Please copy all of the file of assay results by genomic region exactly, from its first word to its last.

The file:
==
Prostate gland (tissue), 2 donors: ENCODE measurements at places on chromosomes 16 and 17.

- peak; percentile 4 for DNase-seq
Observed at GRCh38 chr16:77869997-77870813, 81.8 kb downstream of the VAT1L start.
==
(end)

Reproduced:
Prostate gland (tissue), 2 donors: ENCODE measurements at places on chromosomes 16 and 17.

- peak; percentile 4 for DNase-seq
Observed at GRCh38 chr16:77869997-77870813, 81.8 kb downstream of the VAT1L start.